Reducing domestic political costs. This can be done through public education campaigns that make the benefits of adaptation clear. Subsidies or support for sustainable economic activity (Point 1) can also increase public support of changes.
Removing barriers to negotiation. Countries with less data than their negotiating partners may be hesitant to agree to a deal that may be unfair. Third-party mediation and joint data collecting can reduce this risk, while providing opportunities for professionals and government officials to meet and build trust. For example, the regional geopolitics in the South Asian trans-boundary has for long acted as a deterrent in consensus building.
Supporting informal networks and other ‘social’ factors that promote cooperation. For example, states often enter agreements as a symbolic act, to show their alliance with other states or with international norms (Subramanian et al., 2014). These symbolic and social factors should not be discounted and nongovernmental organizations (NGOs) should consider these inexpensive, effective methods in promoting cooperation (such as through recognizing success cases)

Concluding Notes

The economic gains from cooperation over water resources, compared to fragmented approaches, are clear: in 2006, the UNDP reported that direct losses from a lack of water cooperation in Central Asia were US$1.75 billion per year, or 16% of the water sector’s direct contribution to GDP (Water Cooperation, 19).

The longterm benefits (to human life and the environment) of sustaining ecosystems are also clear. However, in practice, this type of ‘rational’ cost-benefit analysis does not appear to motivate governments to enter cooperative agreements. Short-term thinking, as well as informational and social barriers to cooperation can be addressed through greater information exchange and NGOs promoting public and government awareness of the benefits of cooperation.

There is room for improvement at the global level as many sources of international development funding have not integrated environmental considerations and ecosystem services into their calculations for example, national policies aimed at environmental protection have been challenged and overturned under trade agreements including the North American Free Trade Agreement (NAFTA); similar challenges to environmental policy could be made under the TransPacific Partnership currently in negotiations. Foreign aid sometimes depends on GDP growth with no consideration of ‘green GDP’type environmental sustainability metrics (Boyd and Banzhaf 2007), resulting in some developing states pursuing hydropower development to secure GDP growth and continuing international support, regardless of the environmental impacts. All economic valuations should take environmental considerations into account, recognizing the real costs of the loss of ecosystem services. Economic development can no longer be pursued without considering ecosystem sustainability and changing climatic patterns, as the costs of further degradation are high and possibly irreversible.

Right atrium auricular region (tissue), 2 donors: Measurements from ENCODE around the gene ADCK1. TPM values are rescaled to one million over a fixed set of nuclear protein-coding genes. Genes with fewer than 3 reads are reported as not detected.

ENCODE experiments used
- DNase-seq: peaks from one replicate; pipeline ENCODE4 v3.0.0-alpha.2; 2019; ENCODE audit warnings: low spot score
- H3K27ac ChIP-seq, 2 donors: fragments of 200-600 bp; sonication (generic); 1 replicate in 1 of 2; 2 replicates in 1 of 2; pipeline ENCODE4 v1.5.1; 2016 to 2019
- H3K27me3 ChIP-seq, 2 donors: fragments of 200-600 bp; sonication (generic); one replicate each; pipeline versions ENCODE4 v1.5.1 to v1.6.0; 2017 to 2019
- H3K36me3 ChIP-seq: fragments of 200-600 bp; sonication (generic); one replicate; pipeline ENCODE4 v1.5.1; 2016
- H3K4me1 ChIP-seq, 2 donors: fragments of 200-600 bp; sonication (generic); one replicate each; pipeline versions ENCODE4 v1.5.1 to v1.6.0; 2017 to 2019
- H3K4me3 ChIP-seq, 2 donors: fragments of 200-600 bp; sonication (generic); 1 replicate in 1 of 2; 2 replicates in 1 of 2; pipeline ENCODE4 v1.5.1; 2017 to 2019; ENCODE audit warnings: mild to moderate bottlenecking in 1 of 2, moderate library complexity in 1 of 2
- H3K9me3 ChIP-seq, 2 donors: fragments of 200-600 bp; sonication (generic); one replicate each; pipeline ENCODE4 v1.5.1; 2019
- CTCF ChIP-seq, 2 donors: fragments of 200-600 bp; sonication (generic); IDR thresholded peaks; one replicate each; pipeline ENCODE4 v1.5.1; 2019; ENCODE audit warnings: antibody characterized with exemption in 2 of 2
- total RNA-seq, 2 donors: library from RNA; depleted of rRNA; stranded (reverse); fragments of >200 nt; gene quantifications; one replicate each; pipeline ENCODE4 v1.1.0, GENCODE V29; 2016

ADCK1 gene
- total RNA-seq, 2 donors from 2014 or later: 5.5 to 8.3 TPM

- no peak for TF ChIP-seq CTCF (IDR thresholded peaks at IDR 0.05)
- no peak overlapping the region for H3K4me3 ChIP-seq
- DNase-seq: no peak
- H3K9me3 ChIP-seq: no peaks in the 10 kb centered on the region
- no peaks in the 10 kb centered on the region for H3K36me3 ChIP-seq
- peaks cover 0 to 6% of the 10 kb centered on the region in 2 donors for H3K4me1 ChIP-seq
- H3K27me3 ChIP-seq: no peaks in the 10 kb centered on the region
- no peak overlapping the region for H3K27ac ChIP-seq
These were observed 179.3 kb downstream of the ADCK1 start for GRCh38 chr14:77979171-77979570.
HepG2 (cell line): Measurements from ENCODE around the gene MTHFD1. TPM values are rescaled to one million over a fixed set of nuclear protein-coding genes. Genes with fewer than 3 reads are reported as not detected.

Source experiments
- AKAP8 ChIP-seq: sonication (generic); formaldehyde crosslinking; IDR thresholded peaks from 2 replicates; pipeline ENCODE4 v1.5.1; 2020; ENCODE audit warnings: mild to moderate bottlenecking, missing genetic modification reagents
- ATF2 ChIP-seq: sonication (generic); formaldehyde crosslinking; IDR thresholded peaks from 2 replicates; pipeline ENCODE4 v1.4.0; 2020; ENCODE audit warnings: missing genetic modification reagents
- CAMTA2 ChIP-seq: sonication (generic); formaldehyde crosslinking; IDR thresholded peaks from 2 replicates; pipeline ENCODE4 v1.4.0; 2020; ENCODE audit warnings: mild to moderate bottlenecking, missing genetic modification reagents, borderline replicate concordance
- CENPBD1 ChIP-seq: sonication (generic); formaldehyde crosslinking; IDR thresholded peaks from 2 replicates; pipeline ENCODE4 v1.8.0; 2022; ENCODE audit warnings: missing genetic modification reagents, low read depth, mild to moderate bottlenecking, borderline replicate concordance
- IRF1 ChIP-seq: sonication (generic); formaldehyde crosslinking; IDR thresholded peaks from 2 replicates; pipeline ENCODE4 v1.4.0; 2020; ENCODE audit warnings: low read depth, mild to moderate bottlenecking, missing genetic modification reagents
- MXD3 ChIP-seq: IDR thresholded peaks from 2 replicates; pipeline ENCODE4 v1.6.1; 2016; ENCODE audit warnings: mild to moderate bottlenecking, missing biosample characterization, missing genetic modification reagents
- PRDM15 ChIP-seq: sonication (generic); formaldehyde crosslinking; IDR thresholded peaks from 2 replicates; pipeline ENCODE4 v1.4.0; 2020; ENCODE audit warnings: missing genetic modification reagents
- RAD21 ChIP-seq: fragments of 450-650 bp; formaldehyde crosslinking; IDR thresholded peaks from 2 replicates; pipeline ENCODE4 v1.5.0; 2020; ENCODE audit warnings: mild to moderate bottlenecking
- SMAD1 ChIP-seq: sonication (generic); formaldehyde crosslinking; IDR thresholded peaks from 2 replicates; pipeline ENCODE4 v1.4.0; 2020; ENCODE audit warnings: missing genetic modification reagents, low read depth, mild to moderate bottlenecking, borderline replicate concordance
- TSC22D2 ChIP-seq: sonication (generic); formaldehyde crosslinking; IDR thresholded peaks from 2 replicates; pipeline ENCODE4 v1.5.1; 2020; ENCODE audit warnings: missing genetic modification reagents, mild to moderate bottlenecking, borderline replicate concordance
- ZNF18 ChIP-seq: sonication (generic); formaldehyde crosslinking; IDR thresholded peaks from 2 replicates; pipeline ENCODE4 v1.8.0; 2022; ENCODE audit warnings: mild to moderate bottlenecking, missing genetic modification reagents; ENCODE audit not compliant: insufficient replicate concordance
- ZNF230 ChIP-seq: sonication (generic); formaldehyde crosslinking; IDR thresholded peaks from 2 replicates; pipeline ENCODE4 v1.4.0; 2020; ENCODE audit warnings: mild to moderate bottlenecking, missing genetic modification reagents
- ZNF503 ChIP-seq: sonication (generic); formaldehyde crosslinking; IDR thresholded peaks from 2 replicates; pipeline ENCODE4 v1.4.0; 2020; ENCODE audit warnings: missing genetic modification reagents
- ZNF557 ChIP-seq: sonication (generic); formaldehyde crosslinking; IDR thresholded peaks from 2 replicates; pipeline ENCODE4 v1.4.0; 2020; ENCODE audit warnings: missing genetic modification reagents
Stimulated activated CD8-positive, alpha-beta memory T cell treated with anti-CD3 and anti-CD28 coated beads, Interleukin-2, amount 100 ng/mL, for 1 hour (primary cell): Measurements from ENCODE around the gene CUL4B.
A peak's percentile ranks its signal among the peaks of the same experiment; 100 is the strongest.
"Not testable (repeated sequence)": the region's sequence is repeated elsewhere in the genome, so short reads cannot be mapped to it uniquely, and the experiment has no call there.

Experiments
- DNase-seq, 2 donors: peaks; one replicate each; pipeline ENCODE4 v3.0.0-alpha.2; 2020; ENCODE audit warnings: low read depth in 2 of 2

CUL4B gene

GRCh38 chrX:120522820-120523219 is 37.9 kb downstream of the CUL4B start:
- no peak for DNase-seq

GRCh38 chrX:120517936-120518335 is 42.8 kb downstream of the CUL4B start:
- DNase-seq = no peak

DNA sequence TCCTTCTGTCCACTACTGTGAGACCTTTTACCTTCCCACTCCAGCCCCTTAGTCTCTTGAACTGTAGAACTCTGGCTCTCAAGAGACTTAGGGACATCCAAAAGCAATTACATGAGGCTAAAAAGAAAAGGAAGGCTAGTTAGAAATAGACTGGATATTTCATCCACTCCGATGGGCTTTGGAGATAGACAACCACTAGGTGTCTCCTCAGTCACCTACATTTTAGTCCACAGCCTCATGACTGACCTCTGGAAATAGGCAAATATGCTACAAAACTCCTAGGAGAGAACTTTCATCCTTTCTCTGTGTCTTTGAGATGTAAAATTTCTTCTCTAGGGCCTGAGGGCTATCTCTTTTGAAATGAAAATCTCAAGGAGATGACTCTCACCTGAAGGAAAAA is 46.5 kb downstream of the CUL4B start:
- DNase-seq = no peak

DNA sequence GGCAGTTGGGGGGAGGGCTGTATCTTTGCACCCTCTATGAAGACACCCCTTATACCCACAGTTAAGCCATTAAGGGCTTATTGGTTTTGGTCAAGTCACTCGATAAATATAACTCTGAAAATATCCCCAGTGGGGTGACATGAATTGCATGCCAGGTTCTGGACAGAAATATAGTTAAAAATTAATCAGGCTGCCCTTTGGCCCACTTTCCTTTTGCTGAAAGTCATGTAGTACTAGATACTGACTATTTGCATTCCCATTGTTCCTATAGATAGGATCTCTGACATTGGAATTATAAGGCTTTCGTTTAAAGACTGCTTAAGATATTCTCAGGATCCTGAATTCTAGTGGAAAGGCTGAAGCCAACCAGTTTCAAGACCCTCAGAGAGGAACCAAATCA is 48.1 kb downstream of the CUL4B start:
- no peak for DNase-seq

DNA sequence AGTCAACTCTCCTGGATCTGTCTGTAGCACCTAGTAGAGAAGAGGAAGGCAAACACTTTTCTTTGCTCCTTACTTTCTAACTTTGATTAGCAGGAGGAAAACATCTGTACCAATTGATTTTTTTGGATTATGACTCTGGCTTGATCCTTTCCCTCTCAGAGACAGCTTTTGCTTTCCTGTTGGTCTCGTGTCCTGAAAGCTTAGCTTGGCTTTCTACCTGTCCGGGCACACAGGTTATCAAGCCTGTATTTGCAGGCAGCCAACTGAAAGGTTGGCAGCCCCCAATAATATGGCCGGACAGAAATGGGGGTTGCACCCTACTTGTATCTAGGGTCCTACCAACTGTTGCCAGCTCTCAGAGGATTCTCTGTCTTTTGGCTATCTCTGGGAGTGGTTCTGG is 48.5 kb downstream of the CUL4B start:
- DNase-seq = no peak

The United Nations Sustainable Development Goals for post2015 development make this point clear, but international and national economic policies are a major barrier to achieving these goals.

The fundamental roadblock to nations entering cooperative environmental agreements is the trade-off between short-term and longterm needs. The good news is that with nongovernmental and international support, sustainable management of Transboundary Waters could be achieved. Investments in infrastructure that reduce water wastage or uses water more efficiently in irrigation, among other changes, bear short-term costs but can save money in the long term. Investments in cooperation and sustainability do pay off; take the case of transboundary water institution in Africa- the Southern Africa Benguela Current Commission that started with an external funding and later become financially self-sufficient (From Coast to Coast). What is required is a solution mix of ‘grey’ (manmade) and ‘green’ (natural) infrastructure, backed by scientific data, information and knowledge.

References and Suggested Reading

 

Catherine Chisholm and Nidhi Nagabhatla

United Nations University – Institute for Water, Environment and Health

UNU-INWEH - The UN Think Tank on Water

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Hamilton, ON L8P 0A1